LGBTQ activists protesting outside the Supreme Court. (Photo Credit: Ted Eytan)

Title VII of the Civil Rights Act of 1964 has been amended to include same-sex sexual harassment under the sex discrimination statutes of the law. Expanding on the case of Oncale v. Sundowner Offshore Services, the Fourth Circuit Court of Appeals is creating a way for LGBTQ employees to remain safe while at work. The Fourth Circuit Court of Appeals maintains jurisdiction over Virginia, North Carolina and South Carolina; having responsibility for all district courts in those areas.

With Title VII’s update, cases such as Roberts v. Glenn Industrial Group, Inc. may have different, more LGBTQ-inclusive, outcomes. Chazz Roberts, employed by an all-male business, was suffering from intense verbal and physical abuse by his supervisor. Claiming these assaults were in response to his sexual orientation, Roberts took the case to court where it was subsequently dismissed. 

It was not until the dismissal was reversed by the Fourth Circuit Court of Appeals that Roberts’ case was brought before a jury. In 2019 there would not have been a ruling in Roberts’ favor under the Title VII regulations. Only instances in which the harassing individual were LGBTQ and participated in sexually-explicit harassment could they be found guilty of violating Title VII.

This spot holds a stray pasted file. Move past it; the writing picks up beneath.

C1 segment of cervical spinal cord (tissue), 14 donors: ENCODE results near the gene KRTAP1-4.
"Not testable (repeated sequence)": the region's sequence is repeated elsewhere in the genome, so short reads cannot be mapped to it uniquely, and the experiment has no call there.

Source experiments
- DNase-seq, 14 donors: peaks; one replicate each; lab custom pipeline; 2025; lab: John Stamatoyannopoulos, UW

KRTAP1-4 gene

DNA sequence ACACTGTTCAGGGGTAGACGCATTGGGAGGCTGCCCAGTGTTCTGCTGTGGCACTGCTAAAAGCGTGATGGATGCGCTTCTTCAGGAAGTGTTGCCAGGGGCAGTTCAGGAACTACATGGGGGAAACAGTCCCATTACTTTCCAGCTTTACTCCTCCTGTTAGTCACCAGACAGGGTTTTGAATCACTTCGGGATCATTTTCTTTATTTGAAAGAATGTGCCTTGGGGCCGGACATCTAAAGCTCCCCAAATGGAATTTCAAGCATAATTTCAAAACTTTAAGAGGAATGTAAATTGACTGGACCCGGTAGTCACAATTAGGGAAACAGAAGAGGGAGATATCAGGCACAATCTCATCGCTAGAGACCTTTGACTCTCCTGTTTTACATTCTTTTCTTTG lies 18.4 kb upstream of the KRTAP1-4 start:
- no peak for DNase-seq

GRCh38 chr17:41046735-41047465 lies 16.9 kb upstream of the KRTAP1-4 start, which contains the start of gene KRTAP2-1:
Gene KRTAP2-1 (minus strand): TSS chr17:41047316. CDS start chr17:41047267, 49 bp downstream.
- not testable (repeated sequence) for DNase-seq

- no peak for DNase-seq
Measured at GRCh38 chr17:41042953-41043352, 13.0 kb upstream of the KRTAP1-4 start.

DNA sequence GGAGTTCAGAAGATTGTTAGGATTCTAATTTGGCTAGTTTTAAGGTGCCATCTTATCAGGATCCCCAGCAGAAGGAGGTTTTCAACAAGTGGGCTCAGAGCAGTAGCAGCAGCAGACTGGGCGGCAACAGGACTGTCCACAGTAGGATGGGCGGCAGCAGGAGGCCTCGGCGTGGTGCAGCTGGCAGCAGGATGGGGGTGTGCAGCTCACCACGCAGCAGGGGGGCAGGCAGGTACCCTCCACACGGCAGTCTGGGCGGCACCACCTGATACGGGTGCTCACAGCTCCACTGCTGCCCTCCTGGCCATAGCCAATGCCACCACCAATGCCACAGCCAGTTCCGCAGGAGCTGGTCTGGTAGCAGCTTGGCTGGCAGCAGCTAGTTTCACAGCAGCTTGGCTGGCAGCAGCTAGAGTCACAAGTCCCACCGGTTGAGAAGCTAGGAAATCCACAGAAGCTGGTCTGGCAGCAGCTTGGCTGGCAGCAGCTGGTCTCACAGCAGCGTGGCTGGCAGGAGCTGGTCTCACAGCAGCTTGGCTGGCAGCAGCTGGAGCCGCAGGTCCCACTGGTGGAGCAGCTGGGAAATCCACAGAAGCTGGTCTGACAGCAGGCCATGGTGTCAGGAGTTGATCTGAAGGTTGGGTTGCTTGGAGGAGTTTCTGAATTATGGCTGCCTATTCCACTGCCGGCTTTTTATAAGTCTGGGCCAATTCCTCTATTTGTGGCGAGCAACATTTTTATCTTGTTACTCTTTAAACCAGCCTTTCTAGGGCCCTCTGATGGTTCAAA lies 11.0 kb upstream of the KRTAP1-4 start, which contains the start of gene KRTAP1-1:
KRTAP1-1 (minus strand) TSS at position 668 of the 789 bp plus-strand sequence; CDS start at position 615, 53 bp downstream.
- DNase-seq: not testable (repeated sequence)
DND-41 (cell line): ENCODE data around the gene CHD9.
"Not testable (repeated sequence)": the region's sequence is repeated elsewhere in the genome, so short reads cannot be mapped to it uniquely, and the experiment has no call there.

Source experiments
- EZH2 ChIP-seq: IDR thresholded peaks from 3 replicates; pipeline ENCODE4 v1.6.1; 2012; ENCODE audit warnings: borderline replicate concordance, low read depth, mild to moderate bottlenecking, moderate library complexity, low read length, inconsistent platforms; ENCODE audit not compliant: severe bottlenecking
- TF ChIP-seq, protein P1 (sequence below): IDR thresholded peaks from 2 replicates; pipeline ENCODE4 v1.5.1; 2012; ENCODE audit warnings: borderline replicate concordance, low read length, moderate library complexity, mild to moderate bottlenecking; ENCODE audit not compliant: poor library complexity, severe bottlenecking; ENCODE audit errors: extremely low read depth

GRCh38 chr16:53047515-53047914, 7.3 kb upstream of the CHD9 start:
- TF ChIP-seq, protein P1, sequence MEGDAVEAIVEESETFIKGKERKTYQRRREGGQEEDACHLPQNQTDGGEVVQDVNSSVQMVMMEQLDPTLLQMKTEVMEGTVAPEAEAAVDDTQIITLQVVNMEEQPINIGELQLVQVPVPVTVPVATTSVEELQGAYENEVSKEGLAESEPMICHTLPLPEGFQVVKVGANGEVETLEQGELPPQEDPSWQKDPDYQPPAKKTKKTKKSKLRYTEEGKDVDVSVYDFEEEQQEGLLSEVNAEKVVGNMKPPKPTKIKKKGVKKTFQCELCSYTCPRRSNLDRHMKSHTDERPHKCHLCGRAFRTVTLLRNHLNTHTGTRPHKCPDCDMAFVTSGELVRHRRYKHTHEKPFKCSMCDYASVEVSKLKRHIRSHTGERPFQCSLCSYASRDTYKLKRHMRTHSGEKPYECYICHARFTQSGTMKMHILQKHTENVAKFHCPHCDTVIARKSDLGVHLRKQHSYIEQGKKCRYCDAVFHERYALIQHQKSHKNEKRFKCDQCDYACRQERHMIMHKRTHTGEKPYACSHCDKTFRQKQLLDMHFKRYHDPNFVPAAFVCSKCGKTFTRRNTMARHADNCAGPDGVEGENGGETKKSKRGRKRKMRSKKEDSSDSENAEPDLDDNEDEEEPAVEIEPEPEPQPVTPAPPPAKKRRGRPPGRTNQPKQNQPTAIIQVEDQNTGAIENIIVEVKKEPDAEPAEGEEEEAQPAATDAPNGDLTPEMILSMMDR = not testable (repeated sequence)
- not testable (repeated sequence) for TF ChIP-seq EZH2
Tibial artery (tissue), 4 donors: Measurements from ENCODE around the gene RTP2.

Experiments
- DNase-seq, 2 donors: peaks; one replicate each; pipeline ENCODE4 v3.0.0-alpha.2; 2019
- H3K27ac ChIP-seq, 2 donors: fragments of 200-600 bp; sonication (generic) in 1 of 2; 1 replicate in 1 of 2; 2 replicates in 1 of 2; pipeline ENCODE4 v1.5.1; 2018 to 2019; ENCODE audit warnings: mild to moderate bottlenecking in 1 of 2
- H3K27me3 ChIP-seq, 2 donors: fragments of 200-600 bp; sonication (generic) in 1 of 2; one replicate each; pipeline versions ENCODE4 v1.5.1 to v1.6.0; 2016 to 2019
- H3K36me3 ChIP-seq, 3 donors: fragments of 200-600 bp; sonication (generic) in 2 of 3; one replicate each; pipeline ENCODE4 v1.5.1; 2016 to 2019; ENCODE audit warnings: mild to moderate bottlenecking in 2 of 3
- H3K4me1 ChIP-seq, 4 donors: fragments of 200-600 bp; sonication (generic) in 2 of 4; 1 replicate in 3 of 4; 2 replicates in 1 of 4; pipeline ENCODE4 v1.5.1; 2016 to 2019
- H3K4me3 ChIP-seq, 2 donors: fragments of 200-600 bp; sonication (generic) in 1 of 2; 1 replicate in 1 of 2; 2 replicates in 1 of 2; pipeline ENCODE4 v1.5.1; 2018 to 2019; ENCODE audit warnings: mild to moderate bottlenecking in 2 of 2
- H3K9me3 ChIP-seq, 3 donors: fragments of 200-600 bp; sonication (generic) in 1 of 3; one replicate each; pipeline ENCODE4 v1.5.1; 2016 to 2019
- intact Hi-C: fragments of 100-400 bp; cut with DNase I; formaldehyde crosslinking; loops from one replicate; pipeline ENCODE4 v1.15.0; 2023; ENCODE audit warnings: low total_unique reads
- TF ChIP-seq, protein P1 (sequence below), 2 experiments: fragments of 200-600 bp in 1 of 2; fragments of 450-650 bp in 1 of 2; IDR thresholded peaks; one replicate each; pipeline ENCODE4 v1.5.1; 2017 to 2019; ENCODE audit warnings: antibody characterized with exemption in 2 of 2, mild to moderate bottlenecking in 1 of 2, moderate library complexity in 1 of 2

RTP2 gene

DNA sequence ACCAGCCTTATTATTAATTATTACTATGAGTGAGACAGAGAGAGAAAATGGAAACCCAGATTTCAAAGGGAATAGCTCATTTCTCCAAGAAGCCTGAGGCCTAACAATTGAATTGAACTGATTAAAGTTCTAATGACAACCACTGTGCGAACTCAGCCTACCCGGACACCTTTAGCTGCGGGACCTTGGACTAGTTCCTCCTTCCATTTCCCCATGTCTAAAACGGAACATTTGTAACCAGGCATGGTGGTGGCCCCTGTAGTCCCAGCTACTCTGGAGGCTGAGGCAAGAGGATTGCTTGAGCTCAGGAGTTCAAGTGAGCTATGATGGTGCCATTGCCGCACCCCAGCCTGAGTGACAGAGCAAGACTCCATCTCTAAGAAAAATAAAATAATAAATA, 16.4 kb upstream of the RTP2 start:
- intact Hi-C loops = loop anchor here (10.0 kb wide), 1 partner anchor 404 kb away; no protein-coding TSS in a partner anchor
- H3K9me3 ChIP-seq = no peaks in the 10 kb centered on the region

The Supreme Court would also use Title VII for non-LGBTQ individuals who experience harassment due to their gender. The verbiage in Title VII, however, relates to “sex” rather than “gender.” This may prove to be a problem for transgender individuals whose sex does not align with their gender expression or identity. 

For the time being, however, the Fourth Circuit is focusing on protecting those whose sexual orientations, or suspected sexual orientations, may cause them to become targets of workplace abuse. This harassment will protect LGBTQ individuals from derogatory terms as well as inappropriate sexual conduct by any employer or fellow employee.

The Georgia-based case of Bostock v. Clayton County has proven that, provided proper documentation and evidence of an incident, LGBTQ individuals can prosecute their workplaces for firing them on the basis of their sexual orientation. Gerald Bostock promoted his gay softball league to his work colleagues and was subsequently terminated for acting in a way that the company claimed was unbecoming of a Clayton County employee. 

With more cases like Roberts and Bostock’s being brought to light across the country, Title VII is subject to expand; incorporating more of the LGBTQ spectrum of employees as protected classes in the process. 

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